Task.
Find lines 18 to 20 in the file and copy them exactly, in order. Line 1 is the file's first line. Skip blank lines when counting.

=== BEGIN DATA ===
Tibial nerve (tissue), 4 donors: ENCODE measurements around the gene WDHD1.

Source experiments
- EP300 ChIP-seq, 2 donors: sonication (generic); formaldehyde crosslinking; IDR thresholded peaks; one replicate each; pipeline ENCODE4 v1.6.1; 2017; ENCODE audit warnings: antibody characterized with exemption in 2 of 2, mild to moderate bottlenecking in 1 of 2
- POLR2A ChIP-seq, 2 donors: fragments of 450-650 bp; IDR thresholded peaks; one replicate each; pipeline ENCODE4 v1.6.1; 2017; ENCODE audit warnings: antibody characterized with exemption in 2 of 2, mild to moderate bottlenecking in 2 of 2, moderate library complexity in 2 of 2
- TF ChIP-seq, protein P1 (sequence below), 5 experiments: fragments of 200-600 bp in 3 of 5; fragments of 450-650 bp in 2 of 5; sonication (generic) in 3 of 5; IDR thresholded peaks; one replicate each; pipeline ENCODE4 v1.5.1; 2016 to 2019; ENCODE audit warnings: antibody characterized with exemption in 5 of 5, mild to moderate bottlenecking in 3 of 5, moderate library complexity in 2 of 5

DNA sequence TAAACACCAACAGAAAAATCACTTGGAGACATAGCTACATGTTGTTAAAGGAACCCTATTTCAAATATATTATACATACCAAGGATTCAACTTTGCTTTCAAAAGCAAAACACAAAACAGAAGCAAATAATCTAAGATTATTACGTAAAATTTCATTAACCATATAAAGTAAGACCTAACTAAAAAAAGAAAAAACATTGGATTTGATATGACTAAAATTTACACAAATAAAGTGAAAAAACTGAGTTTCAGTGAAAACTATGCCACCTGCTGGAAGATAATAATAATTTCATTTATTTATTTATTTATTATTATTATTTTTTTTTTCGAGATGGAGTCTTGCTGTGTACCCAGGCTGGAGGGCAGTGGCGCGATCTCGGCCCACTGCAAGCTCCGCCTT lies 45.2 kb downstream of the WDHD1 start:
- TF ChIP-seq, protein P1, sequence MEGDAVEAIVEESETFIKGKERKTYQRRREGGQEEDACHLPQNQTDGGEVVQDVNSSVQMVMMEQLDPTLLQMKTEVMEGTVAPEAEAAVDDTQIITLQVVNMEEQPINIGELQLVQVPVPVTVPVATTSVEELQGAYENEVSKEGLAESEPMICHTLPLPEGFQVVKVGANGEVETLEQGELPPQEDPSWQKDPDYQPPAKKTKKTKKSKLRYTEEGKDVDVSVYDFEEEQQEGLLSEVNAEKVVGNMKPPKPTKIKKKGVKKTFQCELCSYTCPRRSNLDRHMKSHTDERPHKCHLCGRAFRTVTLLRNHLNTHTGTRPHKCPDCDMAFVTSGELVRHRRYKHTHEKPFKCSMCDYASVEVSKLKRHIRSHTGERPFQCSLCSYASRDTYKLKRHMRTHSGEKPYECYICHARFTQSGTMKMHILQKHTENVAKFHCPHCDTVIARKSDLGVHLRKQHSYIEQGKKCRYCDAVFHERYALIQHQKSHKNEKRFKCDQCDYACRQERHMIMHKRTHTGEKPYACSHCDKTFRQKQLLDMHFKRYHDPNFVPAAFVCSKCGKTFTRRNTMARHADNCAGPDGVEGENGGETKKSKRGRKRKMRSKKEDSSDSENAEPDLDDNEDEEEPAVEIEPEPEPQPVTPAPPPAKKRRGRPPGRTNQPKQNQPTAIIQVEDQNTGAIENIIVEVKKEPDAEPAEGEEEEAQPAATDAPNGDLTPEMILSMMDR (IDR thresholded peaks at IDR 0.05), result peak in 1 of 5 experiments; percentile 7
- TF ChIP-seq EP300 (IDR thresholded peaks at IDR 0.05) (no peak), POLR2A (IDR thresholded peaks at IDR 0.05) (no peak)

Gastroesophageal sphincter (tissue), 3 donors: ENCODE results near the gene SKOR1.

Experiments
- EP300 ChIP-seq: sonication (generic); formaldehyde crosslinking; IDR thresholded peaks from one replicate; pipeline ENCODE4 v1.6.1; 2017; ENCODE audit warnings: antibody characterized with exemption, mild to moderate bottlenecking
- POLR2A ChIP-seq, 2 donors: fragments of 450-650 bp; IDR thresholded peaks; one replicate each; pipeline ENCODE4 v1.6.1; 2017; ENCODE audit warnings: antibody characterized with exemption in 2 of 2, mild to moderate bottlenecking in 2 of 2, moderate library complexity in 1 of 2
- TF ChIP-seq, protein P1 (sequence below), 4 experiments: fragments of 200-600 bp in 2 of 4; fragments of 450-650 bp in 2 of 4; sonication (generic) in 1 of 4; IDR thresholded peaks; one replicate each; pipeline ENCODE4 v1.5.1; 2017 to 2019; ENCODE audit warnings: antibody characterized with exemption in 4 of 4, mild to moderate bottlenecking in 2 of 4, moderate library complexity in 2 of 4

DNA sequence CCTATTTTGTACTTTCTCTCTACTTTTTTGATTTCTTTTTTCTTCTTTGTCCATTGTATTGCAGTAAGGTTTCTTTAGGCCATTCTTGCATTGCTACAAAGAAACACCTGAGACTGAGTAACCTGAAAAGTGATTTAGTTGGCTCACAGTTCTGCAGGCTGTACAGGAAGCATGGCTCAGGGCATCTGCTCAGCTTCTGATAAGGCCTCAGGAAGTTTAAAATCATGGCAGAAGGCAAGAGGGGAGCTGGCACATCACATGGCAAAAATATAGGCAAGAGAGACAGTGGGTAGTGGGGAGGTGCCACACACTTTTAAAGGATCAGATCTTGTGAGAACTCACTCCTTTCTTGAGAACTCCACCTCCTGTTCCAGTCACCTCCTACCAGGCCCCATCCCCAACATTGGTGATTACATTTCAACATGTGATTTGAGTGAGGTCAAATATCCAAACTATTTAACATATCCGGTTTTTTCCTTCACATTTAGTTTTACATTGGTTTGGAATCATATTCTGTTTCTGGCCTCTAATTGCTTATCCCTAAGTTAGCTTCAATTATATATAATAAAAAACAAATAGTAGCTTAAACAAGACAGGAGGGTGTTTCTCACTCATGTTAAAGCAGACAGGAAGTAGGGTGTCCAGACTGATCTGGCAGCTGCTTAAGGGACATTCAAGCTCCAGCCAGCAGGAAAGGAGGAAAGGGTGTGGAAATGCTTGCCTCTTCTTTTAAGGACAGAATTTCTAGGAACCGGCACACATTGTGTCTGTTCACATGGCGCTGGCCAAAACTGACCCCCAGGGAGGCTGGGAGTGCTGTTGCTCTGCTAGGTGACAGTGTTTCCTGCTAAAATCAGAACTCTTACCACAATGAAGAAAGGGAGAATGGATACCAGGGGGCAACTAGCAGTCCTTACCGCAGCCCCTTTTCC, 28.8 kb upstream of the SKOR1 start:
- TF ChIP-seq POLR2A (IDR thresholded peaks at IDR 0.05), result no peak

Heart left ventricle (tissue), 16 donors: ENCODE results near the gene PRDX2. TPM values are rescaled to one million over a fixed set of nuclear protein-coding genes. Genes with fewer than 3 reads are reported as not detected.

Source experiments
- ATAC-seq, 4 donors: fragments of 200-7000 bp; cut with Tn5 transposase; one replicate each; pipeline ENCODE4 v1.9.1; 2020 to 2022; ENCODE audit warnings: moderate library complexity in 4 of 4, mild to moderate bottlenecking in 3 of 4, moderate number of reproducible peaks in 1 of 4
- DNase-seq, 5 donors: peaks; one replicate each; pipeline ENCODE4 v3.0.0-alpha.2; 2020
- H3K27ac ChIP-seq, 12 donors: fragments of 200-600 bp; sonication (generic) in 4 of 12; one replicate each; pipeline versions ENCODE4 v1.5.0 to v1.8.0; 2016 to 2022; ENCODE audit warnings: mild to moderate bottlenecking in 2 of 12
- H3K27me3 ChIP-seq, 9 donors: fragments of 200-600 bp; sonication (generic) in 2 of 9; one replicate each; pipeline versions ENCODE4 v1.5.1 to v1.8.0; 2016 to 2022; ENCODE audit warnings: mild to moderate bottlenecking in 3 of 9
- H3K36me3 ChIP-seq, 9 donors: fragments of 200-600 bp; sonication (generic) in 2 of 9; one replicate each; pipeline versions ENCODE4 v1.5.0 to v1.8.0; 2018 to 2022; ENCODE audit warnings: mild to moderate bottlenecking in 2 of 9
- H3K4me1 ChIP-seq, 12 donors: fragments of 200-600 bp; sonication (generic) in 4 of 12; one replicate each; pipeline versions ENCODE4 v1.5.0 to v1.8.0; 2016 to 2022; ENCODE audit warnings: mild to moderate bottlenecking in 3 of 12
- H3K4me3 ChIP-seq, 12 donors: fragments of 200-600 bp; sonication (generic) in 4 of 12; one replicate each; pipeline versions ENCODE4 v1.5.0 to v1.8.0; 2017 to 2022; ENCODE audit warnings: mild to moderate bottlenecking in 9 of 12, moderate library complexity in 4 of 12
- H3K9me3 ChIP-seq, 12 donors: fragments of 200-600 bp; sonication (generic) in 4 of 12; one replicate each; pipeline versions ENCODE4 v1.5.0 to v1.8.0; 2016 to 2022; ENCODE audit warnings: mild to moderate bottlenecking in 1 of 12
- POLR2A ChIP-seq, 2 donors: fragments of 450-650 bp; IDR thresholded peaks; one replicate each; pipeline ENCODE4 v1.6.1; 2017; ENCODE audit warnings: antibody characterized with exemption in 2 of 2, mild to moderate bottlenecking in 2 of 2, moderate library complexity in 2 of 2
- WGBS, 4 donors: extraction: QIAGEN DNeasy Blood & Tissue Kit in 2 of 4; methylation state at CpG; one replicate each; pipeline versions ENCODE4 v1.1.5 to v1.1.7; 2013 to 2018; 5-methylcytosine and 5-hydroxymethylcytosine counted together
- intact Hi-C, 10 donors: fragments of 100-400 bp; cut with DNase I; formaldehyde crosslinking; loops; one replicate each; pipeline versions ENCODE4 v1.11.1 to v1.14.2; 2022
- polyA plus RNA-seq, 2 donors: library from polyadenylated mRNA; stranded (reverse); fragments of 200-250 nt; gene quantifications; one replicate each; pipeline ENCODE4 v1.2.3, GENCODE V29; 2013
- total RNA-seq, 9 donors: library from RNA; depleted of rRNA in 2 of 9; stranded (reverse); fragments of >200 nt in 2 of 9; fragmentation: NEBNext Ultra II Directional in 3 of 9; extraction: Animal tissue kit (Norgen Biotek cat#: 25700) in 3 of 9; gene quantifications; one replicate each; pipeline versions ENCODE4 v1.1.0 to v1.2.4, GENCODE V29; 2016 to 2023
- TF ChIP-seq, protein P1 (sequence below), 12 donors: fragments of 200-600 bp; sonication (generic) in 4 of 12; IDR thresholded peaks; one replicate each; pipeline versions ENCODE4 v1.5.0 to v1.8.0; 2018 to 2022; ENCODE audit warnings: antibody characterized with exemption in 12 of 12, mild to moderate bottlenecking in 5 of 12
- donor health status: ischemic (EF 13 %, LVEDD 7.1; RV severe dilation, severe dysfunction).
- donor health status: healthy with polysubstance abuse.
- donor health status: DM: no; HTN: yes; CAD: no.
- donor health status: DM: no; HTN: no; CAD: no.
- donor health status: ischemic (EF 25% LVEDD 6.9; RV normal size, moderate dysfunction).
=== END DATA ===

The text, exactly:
- ATAC-seq, 4 donors: fragments of 200-7000 bp; cut with Tn5 transposase; one replicate each; pipeline ENCODE4 v1.9.1; 2020 to 2022; ENCODE audit warnings: moderate library complexity in 4 of 4, mild to moderate bottlenecking in 3 of 4, moderate number of reproducible peaks in 1 of 4
- DNase-seq, 5 donors: peaks; one replicate each; pipeline ENCODE4 v3.0.0-alpha.2; 2020
- H3K27ac ChIP-seq, 12 donors: fragments of 200-600 bp; sonication (generic) in 4 of 12; one replicate each; pipeline versions ENCODE4 v1.5.0 to v1.8.0; 2016 to 2022; ENCODE audit warnings: mild to moderate bottlenecking in 2 of 12